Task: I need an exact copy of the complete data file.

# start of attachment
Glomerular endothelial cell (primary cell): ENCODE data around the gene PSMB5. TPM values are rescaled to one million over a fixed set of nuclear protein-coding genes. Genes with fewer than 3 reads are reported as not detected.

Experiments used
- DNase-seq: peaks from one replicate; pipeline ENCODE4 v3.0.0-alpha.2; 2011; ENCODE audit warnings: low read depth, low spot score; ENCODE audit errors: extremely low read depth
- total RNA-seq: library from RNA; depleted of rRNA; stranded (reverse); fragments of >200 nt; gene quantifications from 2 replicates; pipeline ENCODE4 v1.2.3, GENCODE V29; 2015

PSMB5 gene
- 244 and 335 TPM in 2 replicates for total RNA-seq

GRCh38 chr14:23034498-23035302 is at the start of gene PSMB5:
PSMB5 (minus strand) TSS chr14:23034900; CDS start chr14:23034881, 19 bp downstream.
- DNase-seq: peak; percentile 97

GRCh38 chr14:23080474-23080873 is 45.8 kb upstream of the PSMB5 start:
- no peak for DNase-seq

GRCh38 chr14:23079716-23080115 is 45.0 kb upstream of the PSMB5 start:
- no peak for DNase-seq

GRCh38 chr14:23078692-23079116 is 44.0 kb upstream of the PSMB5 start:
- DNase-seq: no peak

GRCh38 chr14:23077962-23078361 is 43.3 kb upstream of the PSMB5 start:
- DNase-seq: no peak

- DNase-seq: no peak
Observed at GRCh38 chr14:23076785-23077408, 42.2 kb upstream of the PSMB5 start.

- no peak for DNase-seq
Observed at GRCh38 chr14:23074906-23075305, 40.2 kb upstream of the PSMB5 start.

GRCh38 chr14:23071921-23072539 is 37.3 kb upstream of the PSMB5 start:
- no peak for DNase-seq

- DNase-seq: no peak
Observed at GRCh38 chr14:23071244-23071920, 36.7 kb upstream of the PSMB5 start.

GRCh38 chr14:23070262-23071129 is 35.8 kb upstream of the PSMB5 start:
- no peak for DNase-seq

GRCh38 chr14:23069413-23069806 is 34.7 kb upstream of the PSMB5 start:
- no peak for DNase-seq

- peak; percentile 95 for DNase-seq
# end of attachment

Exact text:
Glomerular endothelial cell (primary cell): ENCODE data around the gene PSMB5. TPM values are rescaled to one million over a fixed set of nuclear protein-coding genes. Genes with fewer than 3 reads are reported as not detected.

Experiments used
- DNase-seq: peaks from one replicate; pipeline ENCODE4 v3.0.0-alpha.2; 2011; ENCODE audit warnings: low read depth, low spot score; ENCODE audit errors: extremely low read depth
- total RNA-seq: library from RNA; depleted of rRNA; stranded (reverse); fragments of >200 nt; gene quantifications from 2 replicates; pipeline ENCODE4 v1.2.3, GENCODE V29; 2015

PSMB5 gene
- 244 and 335 TPM in 2 replicates for total RNA-seq

GRCh38 chr14:23034498-23035302 is at the start of gene PSMB5:
PSMB5 (minus strand) TSS chr14:23034900; CDS start chr14:23034881, 19 bp downstream.
- DNase-seq: peak; percentile 97

GRCh38 chr14:23080474-23080873 is 45.8 kb upstream of the PSMB5 start:
- no peak for DNase-seq

GRCh38 chr14:23079716-23080115 is 45.0 kb upstream of the PSMB5 start:
- no peak for DNase-seq

GRCh38 chr14:23078692-23079116 is 44.0 kb upstream of the PSMB5 start:
- DNase-seq: no peak

GRCh38 chr14:23077962-23078361 is 43.3 kb upstream of the PSMB5 start:
- DNase-seq: no peak

- DNase-seq: no peak
Observed at GRCh38 chr14:23076785-23077408, 42.2 kb upstream of the PSMB5 start.

- no peak for DNase-seq
Observed at GRCh38 chr14:23074906-23075305, 40.2 kb upstream of the PSMB5 start.

GRCh38 chr14:23071921-23072539 is 37.3 kb upstream of the PSMB5 start:
- no peak for DNase-seq

- DNase-seq: no peak
Observed at GRCh38 chr14:23071244-23071920, 36.7 kb upstream of the PSMB5 start.

GRCh38 chr14:23070262-23071129 is 35.8 kb upstream of the PSMB5 start:
- no peak for DNase-seq

GRCh38 chr14:23069413-23069806 is 34.7 kb upstream of the PSMB5 start:
- no peak for DNase-seq

- peak; percentile 95 for DNase-seq